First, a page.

Employees across the state of California are taken advantage of (both knowingly and unknowingly) by their employers every day. While state and federal labor laws are put in place to protect employees, there are still unlawful employers who slip through the cracks and get away with treating their employees wrongfully. One important aspect of California labor laws include employees having access to full and fair meal and rest breaks. Included below are the laws regarding these periods, as well as some additional rules, regulations and common questions surrounding meal and rest breaks.
What Are The Meal/Rest Laws?
Under California labor laws, non-exempt employees are entitled to a 30 minute meal break and two paid 10 minute rest breaks in an 8-hour workday. If the workday is 6 hours or less, then the meal period can be mutually waived by both the employer and employee. A second meal period is required if an employee works more than 10 hours in a workday. If the workday is 12 hours or less, then the meal period can be mutually waived by both the employer and employee, as long as the first meal period was not already waived. A rest period is not required for any employee who works a shift under 3 and a half hours.
Are Breaks & Rests Paid Or Unpaid?
Meal periods are considered “on-duty,” if an employee is not released of all responsibilities during their meal period. If this is the case, they are to be compensated during meal periods. “On-duty,” meal periods, however, should only be permitted when an employee cannot be relieved of all duties, and when the employee and employer have a written agreement regarding on-the-job meal breaks.
Rules & Regulations
One thing employees and their employers are often unaware of is the rules and regulations surrounding meal/rest breaks. The following are some of the state’s guidelines for both employees and their employers to follow:
- If an employer requires an employee to stay at work during their meal break, the break must be paid.
- If an employer does not provide a meal period, they are required to pay one additional hour of pay at the employee’s regular rate for each workday a meal break is not provided.
- Employees who are required to eat at work, must have a suitable and designated place to do so.
- If a meal period falls between the hours of 10:00 p.m. and 6:00 a.m., there must be a place to secure hot food and beverages or to heat food or beverages, in addition to a designated and suitable place to eat.
Common Questions Regarding California Meal/Rest Break Laws
Q: Can I skip or waive my meal/rest breaks?
A: While employers are required by law to provide the appropriate amount and length of breaks to you, you are not required by law to take them. You and your boss can mutually agree to waive or skip your meal or rest breaks as you see fit. You cannot, however, waive both meal breaks if you were to work more than 10 hours in a work day. You must take one of the available breaks in a 10-12 hour shift.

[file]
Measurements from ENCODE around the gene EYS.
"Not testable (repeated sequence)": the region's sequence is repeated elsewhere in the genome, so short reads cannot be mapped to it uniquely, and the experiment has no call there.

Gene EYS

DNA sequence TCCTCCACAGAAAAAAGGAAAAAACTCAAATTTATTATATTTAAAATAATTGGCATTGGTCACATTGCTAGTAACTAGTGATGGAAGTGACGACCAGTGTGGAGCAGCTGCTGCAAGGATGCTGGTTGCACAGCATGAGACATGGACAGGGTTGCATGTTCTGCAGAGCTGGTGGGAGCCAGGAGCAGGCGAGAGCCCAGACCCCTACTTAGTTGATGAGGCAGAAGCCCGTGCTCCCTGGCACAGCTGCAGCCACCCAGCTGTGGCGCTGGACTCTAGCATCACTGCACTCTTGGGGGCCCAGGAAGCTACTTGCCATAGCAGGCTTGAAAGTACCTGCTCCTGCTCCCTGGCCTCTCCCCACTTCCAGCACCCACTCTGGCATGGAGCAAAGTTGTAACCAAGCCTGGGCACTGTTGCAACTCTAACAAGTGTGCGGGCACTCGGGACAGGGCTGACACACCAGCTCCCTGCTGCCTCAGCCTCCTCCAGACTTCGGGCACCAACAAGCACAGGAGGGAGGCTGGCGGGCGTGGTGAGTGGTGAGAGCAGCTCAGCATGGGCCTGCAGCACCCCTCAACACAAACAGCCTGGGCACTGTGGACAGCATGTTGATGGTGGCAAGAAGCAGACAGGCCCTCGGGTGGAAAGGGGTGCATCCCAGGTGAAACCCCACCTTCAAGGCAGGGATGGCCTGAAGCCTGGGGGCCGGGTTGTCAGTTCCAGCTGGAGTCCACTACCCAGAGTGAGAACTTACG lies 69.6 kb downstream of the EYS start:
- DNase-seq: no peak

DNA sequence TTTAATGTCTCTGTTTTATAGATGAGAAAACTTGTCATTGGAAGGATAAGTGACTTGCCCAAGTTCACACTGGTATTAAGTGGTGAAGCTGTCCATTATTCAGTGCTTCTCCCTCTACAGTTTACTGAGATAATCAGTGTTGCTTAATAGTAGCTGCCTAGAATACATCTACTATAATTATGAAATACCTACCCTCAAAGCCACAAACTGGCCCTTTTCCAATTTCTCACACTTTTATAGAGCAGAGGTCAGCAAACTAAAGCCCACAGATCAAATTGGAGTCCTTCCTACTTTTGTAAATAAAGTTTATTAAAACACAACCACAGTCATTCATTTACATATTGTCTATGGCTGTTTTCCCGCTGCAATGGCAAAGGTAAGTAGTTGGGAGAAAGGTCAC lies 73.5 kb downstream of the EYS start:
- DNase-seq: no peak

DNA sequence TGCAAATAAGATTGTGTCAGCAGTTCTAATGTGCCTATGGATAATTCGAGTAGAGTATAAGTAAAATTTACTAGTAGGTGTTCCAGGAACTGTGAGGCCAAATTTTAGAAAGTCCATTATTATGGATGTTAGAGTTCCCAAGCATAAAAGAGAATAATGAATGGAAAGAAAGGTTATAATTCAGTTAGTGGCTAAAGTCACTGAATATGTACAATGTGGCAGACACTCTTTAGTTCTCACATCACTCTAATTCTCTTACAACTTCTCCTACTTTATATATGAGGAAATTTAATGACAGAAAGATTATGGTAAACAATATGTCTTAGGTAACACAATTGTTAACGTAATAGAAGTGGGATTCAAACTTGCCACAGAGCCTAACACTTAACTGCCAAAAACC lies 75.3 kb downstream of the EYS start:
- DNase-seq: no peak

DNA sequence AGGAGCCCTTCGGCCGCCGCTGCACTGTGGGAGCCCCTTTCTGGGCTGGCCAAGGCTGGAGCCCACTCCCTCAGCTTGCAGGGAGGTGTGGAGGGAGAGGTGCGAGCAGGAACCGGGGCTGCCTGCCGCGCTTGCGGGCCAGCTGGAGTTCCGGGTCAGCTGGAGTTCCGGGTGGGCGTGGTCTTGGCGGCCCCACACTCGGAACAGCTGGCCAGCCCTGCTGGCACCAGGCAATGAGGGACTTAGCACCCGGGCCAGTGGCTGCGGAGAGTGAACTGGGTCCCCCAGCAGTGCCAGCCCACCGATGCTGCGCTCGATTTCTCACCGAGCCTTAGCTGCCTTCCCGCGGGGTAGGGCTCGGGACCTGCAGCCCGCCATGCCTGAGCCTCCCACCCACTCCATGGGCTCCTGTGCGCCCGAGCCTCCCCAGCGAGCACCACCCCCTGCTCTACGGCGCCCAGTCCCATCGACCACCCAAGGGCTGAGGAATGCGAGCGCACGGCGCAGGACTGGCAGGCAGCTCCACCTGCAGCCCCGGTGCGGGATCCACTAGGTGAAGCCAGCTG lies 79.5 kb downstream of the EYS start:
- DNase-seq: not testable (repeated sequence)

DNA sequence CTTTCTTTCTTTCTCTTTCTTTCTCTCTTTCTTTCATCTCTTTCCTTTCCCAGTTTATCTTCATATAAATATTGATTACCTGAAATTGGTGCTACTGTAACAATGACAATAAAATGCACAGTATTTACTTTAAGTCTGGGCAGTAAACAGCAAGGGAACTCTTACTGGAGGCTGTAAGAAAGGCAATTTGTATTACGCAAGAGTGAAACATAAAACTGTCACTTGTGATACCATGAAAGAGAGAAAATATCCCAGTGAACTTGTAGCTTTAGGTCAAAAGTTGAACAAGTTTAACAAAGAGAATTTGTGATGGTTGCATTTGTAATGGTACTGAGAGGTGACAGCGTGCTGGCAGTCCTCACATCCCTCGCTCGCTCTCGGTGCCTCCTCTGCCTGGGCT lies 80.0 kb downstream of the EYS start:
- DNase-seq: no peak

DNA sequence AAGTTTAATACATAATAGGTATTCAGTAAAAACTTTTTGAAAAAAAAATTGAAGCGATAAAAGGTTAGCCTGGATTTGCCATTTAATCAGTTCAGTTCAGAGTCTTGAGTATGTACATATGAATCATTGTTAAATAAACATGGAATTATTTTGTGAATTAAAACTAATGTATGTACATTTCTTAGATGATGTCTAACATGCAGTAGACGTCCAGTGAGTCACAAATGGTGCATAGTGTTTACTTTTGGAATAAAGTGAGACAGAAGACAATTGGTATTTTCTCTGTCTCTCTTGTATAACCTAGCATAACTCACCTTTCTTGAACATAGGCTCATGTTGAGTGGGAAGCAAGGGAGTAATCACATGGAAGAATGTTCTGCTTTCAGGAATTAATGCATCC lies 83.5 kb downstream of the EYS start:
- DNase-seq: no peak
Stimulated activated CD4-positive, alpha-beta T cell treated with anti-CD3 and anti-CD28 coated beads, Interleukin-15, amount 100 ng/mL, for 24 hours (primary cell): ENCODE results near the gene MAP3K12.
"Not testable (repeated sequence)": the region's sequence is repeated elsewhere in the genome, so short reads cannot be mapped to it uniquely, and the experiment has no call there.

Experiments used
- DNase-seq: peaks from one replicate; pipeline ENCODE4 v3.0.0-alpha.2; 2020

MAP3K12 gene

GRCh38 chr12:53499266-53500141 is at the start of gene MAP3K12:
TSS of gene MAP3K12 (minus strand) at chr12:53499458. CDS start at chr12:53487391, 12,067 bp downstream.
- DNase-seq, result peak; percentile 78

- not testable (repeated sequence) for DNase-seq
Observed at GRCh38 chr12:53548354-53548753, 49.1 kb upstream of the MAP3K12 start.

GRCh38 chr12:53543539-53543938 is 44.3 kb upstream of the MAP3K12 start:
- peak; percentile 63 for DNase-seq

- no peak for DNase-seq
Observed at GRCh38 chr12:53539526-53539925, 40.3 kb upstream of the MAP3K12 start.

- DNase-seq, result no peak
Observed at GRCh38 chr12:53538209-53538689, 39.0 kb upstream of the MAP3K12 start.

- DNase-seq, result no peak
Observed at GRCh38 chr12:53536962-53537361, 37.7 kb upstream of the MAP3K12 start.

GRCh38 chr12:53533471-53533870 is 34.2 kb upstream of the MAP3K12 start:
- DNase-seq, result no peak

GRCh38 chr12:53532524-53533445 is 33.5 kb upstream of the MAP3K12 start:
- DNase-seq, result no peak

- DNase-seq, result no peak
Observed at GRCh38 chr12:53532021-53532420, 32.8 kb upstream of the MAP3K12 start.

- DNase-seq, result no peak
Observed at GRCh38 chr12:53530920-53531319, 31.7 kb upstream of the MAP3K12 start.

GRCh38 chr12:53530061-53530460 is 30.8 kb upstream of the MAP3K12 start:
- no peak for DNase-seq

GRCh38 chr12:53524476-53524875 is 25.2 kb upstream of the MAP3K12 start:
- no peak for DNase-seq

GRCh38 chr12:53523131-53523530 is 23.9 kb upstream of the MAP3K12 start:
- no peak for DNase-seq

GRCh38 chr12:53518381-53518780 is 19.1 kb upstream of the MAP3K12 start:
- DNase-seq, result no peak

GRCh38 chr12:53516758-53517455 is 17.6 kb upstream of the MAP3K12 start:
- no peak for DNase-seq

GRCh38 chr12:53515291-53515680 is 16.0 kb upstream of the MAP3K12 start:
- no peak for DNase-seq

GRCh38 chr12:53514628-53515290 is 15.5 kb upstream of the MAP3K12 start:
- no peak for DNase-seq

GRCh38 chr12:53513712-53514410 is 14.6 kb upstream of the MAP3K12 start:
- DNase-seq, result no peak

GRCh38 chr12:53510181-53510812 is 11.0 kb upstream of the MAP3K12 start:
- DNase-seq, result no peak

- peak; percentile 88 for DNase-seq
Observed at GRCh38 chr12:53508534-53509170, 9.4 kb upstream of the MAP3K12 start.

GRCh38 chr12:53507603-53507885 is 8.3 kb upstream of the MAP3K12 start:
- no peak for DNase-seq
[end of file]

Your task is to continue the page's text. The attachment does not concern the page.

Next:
Q: If I skip or waive a break, can I use that time to leave work early?
A: No, you are not entitled to leave early if you choose to work through your meal or rest break.
Q: Can my employer require that I stay on work premises during my break?
A: Yes, your employer can require you to stay at work during your breaks, but it must be a paid break.
Options If Your Employer Doesn’t Provide You With A Meal/Rest Break
You may be wondering what your options are and if you can sue your employer if they are violating California’s meal and rest break laws. The answer is yes. If your employer isn’t granting you the appropriate amount of breaks for the appropriate amount of time, you reserve the right to send a claim against your employer to the Labor Commissioner’s Office or obtain legal help to sue your employer.
There is a statute of limitations for how long you are able to make a claim against an employer. The state of California grants you 3 years to file a claim regarding violation of meal or rest break laws.
What Southern California Attorneys A.P.C Can Do For You
If your employer is withholding the breaks you are entitled to by law, that is not okay! They are unlawfully taking advantage of you, and you deserve compensation. At Southern California Attorneys, A.P.C. we have over 60 years of combined experience fighting for justice on behalf of California employees who are wronged by unlawful employers. Our highly-skilled, seasoned legal team is equipped with the knowledge and background needed to win your case. We will evaluate your claim, develop a strategy to hold your employer accountable and help you secure monetary damages for the wrongdoing that you’ve faced. No matter how complex your case may be, we are prepared to help you!
- Has 60 years of combined experience
- Is multilingual
- Has been ranked in the top 10% of California law firms
- Is equipped to help you make strategic choices
- And more!
We are proud to offer our services on a contingency fee basis. This means our attorneys can help you file a claim and help you build a strong case against your employer for no upfront or out of pocket costs. We only get paid if and when we win your case. Once your case is settled, we are paid via a percentage of the settlement amount. It is risk-free to pursue legal representation with Southern California Attorneys, A.P.C. on your side, even if you are an undocumented immigrant – the law still protects you!
Have your meal or rest breaks been withheld by your employer? Are you missing wages from a break that should’ve been paid? Call Southern California Attorneys, A.P.C. to get the legal guidance you need and deserve. Schedule a free consultation now!